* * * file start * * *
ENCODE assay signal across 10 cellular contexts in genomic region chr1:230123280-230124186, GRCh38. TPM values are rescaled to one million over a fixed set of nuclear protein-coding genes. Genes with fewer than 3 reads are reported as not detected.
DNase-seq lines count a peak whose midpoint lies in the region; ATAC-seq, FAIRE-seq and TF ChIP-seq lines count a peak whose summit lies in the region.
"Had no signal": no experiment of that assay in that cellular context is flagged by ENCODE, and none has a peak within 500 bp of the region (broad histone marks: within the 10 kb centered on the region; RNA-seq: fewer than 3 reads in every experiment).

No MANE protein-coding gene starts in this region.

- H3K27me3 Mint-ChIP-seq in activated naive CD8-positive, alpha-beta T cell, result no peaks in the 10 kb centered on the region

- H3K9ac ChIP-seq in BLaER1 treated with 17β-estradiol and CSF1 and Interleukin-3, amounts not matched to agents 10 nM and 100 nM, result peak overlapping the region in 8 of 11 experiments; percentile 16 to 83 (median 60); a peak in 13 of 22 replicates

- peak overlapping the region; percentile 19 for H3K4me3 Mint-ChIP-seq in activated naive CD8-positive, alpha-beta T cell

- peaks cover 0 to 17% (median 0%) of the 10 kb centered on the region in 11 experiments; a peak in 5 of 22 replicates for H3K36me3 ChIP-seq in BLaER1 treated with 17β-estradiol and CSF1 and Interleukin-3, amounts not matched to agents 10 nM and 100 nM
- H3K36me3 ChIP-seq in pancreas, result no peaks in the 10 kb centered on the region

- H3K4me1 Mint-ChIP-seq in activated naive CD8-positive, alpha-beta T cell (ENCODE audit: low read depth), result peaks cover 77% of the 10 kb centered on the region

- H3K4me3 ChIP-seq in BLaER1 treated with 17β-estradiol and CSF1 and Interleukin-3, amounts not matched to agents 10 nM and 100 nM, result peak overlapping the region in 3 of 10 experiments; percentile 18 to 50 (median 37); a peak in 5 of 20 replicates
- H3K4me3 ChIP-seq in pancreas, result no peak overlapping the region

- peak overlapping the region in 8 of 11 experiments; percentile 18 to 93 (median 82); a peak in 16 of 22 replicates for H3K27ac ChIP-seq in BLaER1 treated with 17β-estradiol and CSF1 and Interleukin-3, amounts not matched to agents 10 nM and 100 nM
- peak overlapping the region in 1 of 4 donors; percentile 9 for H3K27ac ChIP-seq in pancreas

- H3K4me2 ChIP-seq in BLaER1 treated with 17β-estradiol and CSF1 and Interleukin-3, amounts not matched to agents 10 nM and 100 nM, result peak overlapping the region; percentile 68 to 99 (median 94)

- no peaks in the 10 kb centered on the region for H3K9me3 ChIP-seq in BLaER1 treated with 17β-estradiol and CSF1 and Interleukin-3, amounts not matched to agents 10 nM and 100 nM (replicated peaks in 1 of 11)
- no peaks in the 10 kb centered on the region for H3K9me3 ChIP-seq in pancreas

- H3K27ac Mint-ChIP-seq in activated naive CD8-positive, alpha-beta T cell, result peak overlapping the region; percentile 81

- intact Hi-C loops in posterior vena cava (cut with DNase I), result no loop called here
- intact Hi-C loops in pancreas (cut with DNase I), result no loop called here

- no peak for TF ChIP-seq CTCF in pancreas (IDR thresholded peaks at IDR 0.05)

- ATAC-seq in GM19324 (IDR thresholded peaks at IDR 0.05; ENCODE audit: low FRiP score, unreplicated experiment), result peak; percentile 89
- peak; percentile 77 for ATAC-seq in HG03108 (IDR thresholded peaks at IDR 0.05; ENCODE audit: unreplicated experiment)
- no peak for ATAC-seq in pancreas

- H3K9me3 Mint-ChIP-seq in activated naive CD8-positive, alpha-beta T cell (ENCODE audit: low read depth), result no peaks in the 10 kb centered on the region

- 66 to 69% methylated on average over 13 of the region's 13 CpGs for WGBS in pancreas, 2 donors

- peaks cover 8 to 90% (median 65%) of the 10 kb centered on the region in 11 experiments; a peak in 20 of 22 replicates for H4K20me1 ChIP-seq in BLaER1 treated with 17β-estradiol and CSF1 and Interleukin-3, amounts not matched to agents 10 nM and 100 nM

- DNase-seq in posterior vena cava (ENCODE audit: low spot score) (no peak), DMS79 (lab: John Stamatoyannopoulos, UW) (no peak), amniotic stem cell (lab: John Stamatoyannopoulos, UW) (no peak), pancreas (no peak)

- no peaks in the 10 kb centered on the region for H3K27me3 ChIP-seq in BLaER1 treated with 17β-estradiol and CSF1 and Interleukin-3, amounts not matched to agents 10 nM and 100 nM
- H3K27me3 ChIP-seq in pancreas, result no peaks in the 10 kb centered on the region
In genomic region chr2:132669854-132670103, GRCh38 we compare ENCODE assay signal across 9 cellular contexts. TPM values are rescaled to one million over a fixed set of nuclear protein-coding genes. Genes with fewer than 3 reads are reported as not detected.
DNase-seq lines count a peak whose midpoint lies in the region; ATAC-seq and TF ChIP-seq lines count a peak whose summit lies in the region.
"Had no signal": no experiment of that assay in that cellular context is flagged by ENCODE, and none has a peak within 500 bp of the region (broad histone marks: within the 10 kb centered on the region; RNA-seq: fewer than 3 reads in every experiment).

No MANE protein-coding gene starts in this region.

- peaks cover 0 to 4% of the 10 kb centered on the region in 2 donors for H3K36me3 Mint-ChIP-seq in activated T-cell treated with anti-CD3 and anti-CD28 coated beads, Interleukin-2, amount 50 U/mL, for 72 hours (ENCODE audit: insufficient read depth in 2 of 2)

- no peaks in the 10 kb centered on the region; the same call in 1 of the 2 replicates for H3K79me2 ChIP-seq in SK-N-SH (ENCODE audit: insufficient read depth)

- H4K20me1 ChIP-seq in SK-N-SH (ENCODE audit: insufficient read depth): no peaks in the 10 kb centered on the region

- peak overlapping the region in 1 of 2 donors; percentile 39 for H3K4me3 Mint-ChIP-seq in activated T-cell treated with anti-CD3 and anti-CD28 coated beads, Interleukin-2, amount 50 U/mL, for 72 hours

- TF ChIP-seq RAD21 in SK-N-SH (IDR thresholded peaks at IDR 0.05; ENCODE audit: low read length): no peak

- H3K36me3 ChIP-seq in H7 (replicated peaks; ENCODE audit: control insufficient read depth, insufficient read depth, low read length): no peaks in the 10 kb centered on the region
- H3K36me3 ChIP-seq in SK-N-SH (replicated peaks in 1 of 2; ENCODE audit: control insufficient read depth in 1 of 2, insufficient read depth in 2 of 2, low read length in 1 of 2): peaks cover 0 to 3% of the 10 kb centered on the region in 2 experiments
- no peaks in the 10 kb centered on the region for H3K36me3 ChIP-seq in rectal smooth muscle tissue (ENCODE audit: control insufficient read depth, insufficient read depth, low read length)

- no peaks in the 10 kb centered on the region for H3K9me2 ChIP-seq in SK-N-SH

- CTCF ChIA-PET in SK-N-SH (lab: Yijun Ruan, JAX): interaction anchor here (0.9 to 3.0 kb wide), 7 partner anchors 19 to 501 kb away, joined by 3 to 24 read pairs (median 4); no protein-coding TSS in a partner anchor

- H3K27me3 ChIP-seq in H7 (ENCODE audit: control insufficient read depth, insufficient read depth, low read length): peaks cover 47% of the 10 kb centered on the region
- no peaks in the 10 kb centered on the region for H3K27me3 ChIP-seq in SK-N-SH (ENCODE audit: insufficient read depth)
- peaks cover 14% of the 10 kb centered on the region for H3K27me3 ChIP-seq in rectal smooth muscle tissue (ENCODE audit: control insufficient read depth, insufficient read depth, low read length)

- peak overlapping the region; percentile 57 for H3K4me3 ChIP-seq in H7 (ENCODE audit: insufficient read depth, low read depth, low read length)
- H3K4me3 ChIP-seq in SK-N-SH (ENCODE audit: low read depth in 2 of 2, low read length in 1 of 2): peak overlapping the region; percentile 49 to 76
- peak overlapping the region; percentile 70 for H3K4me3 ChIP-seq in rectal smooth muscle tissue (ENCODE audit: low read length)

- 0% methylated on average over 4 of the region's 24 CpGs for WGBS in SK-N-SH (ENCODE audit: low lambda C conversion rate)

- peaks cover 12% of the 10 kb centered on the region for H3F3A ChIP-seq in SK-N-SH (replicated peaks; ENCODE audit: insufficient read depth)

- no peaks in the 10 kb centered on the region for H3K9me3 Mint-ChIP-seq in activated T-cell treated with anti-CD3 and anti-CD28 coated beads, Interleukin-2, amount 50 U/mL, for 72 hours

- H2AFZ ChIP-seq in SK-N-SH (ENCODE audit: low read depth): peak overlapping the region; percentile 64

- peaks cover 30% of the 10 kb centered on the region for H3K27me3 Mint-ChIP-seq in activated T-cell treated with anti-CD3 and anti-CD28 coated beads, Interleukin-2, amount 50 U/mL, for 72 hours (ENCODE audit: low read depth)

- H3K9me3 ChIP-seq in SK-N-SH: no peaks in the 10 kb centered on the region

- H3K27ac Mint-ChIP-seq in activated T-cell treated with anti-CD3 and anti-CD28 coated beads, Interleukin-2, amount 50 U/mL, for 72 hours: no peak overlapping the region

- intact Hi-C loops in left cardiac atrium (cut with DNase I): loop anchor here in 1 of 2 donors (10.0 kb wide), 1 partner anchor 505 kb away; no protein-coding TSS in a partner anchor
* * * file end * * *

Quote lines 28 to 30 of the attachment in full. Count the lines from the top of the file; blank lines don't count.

- DNase-seq in posterior vena cava (ENCODE audit: low spot score) (no peak), DMS79 (lab: John Stamatoyannopoulos, UW) (no peak), amniotic stem cell (lab: John Stamatoyannopoulos, UW) (no peak), pancreas (no peak)

- no peaks in the 10 kb centered on the region for H3K27me3 ChIP-seq in BLaER1 treated with 17β-estradiol and CSF1 and Interleukin-3, amounts not matched to agents 10 nM and 100 nM
- H3K27me3 ChIP-seq in pancreas, result no peaks in the 10 kb centered on the region